• A good question, Carla. Watson’s bedroom furnishings would have reflected the room that was his personal space. It would have a bed, of course (a single, perhaps a bit spartan in keeping with the needs of an old campaigner)and probably a night table with a lamp or candlestick. A wardrobe and a chest or drawers or dresser would be needed for clothing. Hooks on the back of his door for coats & hats. (Trunks would be kept in the box room). He’d have a wash stand and mirror, and perhaps a separate shaving stand. One or two chairs, depending on the size of the room, and a small side table, too, if the room was large enough; maybe even a smoking stand with humidor, ash tray and match holder. Some sort of cabinet for medical supplies and his doctor’s bag. A small bookcase with a lamp for his personal reading materials (most of his books and papers would be in his desk in the sitting room). A rug on the floor in colder months and a mat in summer, and seasonal hangings on the window. Finally, personal items: a watch holder on the dresser; hairbrush, toothbrush, drinking glass, razor, strop, shaving mug & brush, soap, towels and such; a bottle for a nightcap; photographs; his Second Afghan War medal and officer’s sword; souvenirs of past adventures (and, perhaps, of women from three separate continents)); and highly personal papers not kept in his desk downstairs.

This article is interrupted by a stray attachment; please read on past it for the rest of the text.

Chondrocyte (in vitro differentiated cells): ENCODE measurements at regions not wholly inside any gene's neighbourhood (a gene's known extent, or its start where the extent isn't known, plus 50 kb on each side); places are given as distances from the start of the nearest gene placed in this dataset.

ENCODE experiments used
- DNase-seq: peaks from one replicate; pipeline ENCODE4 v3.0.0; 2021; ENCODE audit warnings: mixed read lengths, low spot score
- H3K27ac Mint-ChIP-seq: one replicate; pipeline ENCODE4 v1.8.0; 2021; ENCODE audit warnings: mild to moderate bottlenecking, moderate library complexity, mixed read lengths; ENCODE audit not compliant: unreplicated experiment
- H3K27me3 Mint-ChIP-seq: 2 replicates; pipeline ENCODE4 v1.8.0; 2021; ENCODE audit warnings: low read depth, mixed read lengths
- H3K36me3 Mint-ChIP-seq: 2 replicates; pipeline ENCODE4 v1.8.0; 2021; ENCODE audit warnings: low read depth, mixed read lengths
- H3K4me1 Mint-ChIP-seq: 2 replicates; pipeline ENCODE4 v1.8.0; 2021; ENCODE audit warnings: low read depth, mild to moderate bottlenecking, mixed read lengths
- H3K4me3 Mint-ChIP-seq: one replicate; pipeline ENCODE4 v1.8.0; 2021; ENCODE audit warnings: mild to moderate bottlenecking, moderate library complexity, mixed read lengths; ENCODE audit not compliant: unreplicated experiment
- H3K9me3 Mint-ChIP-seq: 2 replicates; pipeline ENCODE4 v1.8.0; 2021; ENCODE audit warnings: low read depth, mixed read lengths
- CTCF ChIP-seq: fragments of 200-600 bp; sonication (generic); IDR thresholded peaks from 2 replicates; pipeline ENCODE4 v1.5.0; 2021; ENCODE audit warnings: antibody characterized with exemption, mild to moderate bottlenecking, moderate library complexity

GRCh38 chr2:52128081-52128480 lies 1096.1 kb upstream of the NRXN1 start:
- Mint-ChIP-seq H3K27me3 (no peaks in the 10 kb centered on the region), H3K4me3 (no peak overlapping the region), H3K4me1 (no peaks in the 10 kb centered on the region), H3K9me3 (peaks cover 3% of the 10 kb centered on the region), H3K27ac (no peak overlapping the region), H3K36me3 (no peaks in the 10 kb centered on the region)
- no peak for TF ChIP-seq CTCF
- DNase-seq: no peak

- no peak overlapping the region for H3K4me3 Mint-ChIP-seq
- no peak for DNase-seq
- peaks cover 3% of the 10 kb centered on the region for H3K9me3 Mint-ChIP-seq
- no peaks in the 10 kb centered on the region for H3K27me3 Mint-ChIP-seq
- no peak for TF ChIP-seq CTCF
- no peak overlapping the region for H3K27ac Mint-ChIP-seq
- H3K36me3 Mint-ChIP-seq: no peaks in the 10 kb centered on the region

• That’s a fantastic list of items, Dash. It’s fun to imagine that organized into a room.

        By the way, if I ever convince my friend Dot to join me on a trip to BSI Weekend, it’ll be my priority to introduce you to her and chat about museums. I learn so much from just hearing about her studies.